Track Review: Tweedy, “Summer Noon”

Tweedy-Sukierae
Tweedy
“Summer Noon” (from the album Sukierae, out September 23)
(dBpm)
3 out of 5 stars

Wilco hasn’t played anything resembling country in a long time. Since the release of Yankee Hotel Foxtrot 12 years ago, they’ve wavered between lightly psychedelic experimental rock and more straightforward and atmospheric pop. Of course, any semblance of twang disappeared with 1999’s Summerteeth anyway, but since that turning point 15 years ago, the group has been putting all of their eggs into simply becoming the best rock band they can be, which they’ve shown time and again is a much better rock band than most.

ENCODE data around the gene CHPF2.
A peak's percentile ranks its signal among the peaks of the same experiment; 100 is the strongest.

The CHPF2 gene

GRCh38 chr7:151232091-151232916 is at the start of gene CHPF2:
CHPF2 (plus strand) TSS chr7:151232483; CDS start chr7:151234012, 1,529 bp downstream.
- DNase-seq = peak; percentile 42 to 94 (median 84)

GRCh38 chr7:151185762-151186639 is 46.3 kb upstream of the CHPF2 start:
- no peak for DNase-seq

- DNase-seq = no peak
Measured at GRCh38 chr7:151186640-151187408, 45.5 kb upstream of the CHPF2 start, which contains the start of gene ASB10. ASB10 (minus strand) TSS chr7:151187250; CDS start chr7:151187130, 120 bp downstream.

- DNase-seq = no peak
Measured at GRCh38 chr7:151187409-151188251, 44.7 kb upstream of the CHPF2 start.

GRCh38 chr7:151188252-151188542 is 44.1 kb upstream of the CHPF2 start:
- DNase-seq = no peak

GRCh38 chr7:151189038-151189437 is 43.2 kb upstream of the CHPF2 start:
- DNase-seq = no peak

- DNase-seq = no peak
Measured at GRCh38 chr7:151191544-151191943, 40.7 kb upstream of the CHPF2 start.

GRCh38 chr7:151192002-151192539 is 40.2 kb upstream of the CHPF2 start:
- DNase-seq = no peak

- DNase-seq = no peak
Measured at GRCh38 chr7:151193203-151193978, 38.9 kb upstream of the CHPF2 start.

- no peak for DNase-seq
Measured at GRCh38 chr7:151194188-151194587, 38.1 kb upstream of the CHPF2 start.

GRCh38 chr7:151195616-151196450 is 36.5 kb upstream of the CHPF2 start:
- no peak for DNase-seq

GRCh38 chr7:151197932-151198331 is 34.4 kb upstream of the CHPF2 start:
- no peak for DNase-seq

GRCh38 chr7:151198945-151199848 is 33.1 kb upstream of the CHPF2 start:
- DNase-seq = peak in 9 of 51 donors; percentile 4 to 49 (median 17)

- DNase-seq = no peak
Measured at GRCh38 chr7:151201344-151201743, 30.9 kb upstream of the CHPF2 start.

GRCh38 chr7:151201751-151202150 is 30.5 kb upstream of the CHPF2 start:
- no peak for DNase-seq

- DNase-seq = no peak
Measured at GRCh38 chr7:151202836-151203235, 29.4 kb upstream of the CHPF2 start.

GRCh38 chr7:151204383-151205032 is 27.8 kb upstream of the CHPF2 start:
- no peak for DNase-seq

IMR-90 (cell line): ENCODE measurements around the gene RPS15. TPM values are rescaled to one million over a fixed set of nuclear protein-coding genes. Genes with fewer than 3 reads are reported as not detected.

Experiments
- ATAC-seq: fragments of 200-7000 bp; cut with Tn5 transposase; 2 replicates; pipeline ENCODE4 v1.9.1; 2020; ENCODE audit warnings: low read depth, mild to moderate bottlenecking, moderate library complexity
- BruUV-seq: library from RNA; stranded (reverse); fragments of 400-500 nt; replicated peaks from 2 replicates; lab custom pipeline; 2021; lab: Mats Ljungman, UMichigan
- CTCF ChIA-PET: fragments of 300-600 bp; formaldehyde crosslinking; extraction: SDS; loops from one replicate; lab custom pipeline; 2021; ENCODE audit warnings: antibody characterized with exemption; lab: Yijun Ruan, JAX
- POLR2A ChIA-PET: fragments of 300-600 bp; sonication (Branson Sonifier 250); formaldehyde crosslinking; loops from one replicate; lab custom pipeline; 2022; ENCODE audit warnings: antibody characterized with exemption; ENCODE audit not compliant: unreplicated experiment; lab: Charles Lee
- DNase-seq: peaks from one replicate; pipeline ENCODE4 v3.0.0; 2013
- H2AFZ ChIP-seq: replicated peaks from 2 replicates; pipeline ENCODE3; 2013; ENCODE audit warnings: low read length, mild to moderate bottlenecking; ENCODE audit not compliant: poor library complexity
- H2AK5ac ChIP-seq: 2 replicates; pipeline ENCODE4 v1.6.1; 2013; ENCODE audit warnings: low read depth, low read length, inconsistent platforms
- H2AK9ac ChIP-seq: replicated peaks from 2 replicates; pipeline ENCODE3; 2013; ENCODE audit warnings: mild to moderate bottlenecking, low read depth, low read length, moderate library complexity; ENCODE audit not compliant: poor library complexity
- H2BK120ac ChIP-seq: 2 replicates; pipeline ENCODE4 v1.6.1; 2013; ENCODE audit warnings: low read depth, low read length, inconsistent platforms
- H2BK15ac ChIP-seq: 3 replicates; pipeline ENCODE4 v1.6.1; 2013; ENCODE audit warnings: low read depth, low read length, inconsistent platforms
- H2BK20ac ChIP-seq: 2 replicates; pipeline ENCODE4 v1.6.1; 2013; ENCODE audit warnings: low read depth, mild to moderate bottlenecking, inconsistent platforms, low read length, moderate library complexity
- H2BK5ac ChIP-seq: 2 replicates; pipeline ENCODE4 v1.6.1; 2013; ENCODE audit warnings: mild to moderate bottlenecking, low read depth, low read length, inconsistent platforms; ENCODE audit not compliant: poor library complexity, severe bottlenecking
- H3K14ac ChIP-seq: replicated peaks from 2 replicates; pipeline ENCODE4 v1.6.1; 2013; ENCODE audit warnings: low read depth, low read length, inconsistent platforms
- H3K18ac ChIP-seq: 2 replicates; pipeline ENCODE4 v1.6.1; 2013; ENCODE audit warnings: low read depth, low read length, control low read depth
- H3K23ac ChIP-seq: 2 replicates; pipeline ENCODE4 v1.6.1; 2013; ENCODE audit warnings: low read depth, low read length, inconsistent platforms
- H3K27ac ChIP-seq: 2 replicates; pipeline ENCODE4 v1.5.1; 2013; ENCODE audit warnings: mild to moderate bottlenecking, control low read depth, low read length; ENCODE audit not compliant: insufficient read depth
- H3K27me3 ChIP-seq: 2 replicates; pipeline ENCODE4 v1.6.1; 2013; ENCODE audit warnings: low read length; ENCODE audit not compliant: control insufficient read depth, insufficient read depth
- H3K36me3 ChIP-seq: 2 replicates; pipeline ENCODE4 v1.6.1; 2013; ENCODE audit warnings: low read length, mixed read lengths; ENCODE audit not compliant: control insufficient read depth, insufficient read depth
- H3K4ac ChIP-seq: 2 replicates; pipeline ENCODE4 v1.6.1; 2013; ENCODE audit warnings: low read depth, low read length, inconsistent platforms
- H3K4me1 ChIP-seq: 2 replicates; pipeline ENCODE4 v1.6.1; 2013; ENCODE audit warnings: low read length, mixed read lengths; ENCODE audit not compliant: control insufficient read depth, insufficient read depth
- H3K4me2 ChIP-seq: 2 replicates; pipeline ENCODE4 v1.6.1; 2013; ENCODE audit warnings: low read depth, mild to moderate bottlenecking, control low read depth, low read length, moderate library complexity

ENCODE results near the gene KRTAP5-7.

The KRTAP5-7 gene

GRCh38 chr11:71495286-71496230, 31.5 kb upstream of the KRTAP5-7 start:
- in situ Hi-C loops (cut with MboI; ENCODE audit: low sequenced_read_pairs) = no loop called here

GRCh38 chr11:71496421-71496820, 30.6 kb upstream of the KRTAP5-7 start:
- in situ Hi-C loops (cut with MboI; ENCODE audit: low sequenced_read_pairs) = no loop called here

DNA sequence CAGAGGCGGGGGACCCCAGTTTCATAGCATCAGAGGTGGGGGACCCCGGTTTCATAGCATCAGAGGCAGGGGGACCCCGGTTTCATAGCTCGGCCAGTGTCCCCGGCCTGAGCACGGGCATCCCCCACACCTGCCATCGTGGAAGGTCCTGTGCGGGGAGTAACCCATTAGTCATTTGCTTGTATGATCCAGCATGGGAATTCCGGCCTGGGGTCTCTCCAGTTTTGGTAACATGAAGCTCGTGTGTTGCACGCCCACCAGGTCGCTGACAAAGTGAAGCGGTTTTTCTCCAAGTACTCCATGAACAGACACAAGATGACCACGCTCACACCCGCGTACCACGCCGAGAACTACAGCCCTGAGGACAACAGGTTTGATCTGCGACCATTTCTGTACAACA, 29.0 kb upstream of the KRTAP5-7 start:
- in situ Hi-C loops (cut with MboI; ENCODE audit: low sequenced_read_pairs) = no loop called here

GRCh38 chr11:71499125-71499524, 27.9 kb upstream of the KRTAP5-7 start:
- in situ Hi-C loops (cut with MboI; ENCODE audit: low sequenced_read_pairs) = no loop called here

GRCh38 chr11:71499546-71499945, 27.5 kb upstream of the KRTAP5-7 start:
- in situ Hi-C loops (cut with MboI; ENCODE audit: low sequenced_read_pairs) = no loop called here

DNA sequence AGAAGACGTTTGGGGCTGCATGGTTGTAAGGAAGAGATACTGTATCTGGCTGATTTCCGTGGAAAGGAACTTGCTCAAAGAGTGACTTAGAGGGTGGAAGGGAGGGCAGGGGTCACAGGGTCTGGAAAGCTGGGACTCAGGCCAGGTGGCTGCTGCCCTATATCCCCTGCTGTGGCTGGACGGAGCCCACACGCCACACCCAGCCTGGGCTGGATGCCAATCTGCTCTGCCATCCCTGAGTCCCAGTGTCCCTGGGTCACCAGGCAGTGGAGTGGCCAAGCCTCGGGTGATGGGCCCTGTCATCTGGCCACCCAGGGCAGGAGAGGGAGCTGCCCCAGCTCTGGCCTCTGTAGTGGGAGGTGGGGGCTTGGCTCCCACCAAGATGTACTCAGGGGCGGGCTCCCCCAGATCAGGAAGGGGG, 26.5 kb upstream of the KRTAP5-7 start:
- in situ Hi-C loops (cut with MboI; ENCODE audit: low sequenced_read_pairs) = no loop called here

Wilco frontman and songwriter Jeff Tweedy has been central to pushing the band’s progression over the years, so it shouldn’t be too surprising to hear that his new song, “Summer Noon,” sounds a lot like a more stripped down version of songs from the band’s most recent album, The Whole Love. It’s a pretty song, and one that doesn’t go out of its way to prove itself as such. Some acoustic strumming, percussion, light accompaniment and Tweedy’s voice carry it through three and a half gentle minutes, with lyrics that are almost meta in their narration of chasing a sound: “I thought there was a note that I could not hear, so I floated to the whisper up against my ear.” It’s an intriguing enough teaser for what Tweedy has to offer as a solo performer, and easy as a summer breeze.